The hemostasis phase begins as soon as the injury takes place and it is the first response put forth by the body in response to the wound. The wound causes blood and other fluids to leave the body and in return, the body responds by making all attempts to stop the flow of blood.

    The affected blood vessels immediately constrict in order to reduce the blood flow. Some studies have shown that thrombocytes and platelets in the blood also almost immediately begin to clump together near the site of the open wound and they form a fibrin network.(8) The fibrin network is responsible for thickening the blood in the affected area to stop the bleeding.(910)

    As the blood thickens, it forms a clot to prevent harmful germs from entering the body through the site of the injury. This also restores the skin’s ability to function as the first line of defense against dirt and pathogens in order to allow the healing process to begin. At the same time, the platelets release certain types of specialized chemicals that alert the surrounding cells to begin the next phase and to start healing the wound.

  2. Inflammatory Phase

    The inflammatory phase is dedicated to the cleaning and healing of the injured area. After you get a wound, you will notice that there is some amount of inflammation in the area. This happens because the immune cells immediately rush to the damaged tissue and the white blood cells known as neutrophils enter the place to start cleaning up the wound. The white blood cells also move out any waste material away from the site of the injury and eventually out of the body. These neutrophils typically reach their peak population within 24 to 48 hours after the injury and by day three, they again reduce in number.(11)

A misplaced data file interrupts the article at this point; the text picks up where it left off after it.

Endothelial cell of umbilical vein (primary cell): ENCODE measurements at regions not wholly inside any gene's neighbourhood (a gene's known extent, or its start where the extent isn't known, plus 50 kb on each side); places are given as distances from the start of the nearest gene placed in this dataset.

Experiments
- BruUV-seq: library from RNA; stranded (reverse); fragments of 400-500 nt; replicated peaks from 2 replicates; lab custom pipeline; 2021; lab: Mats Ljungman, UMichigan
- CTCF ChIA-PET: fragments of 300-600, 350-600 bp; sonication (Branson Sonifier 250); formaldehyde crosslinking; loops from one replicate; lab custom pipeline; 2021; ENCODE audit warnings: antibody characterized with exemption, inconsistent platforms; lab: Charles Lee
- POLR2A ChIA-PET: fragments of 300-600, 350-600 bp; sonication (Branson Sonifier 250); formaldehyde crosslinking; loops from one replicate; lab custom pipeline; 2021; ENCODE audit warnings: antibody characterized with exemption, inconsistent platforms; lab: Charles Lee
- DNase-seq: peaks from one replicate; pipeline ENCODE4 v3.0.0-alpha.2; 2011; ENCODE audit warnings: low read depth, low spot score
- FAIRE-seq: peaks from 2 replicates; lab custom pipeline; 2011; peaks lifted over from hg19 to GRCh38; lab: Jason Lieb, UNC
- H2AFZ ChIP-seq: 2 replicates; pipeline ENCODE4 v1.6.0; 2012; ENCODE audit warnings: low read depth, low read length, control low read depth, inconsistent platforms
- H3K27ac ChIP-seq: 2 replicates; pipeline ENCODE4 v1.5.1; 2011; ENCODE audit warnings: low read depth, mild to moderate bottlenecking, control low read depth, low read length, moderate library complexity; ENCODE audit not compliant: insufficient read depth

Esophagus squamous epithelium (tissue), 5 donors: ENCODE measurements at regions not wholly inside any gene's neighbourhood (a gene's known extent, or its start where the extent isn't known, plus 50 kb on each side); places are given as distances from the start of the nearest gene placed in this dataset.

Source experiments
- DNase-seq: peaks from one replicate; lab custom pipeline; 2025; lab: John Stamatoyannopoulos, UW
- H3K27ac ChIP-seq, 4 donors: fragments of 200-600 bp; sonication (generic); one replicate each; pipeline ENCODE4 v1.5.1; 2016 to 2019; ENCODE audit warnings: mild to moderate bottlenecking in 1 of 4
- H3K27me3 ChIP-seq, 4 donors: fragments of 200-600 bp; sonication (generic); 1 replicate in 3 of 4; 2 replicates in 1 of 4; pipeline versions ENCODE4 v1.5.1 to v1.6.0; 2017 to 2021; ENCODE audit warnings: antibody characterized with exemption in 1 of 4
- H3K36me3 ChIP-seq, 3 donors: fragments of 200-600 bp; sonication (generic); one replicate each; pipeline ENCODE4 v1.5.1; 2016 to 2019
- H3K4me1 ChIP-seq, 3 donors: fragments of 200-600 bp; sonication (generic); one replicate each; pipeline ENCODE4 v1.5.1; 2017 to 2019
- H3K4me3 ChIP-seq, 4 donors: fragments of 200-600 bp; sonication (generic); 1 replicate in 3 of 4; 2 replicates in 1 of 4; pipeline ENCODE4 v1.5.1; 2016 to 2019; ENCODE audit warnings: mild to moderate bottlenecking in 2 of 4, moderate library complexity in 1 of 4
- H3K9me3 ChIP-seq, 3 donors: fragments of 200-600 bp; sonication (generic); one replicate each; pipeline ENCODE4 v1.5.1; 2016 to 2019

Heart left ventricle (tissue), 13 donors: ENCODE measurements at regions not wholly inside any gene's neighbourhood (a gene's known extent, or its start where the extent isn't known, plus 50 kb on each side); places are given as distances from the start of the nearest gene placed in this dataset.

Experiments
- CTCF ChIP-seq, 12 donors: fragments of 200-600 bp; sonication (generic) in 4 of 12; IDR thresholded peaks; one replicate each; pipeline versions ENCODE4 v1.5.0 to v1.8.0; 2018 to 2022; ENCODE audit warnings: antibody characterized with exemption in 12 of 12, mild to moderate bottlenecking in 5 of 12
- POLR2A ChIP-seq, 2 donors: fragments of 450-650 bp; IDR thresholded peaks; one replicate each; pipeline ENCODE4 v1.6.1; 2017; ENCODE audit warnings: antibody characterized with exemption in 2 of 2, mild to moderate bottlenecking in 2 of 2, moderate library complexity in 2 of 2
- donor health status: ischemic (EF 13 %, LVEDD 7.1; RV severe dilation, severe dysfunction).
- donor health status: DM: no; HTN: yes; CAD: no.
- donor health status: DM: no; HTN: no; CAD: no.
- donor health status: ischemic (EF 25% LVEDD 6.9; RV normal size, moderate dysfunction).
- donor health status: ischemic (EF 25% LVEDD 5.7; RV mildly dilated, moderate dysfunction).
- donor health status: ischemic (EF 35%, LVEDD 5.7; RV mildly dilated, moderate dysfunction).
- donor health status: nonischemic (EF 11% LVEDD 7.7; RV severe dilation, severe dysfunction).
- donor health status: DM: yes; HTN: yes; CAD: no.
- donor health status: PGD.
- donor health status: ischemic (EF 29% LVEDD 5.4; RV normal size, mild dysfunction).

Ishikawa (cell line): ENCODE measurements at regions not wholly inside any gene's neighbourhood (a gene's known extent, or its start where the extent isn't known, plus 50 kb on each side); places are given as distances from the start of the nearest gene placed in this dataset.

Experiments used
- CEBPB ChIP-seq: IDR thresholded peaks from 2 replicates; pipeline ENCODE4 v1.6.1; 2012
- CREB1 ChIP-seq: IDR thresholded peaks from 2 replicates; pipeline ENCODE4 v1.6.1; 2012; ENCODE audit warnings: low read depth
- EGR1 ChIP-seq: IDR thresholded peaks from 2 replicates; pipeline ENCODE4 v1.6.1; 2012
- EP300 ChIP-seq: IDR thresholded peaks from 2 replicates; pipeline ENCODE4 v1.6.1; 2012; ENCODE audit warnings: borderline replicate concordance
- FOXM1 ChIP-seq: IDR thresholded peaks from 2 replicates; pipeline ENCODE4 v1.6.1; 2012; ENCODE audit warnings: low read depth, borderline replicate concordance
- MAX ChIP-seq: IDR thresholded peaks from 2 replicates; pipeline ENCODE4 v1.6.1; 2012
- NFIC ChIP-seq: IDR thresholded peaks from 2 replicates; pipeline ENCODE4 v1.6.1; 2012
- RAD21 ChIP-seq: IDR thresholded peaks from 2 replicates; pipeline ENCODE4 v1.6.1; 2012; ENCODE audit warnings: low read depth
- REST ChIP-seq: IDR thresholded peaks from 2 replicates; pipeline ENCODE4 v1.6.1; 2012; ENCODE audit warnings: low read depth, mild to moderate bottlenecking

After these white blood cells leave, specialized cells known as macrophages arrive at the injury site to continue cleaning of the debris. At the same time, these cells also release certain growth factors and proteins that work to attract the immune system cells to the injured area to enable tissue repair.(12)

    This phase is sometimes also known as the defensive phase since it focuses on destroying any bacteria and removing the debris. It can be said that phase two of wound healing involves preparing the wound bed for the growth of new tissue.

    The inflammatory phase lasts for four to six days and is commonly associated with reddening of the skin, heat, pain, and inflammation.

  3. Proliferative Phase

    The proliferative phase occurs once the wound is relatively stable. The focus of the body in this stage of wound healing is to close the wound, manufacture new tissue, and also repair any damaged blood vessels in the area. The proliferative phase takes place over four different processes. These include:(13)

    • Apithelialization: This is the process where new skin tissue is produced in various layers of the damaged skin.
    • Angiogenesis: This process involves the creation of new blood vessels in the affected area.
    • Production of collagen: This process starts the production of collagen to strengthen the tissue of the wound.
    • Contraction: This part of the proliferative phase involves the reduction of the wound size and area and the eventual closing of the wound.

    The proliferative phase also witnesses the combination of blood vessels and connective tissue, to form something known as granulation tissue. This granulation tissue starts forming from about four to five days into the healing process of the wound.(14)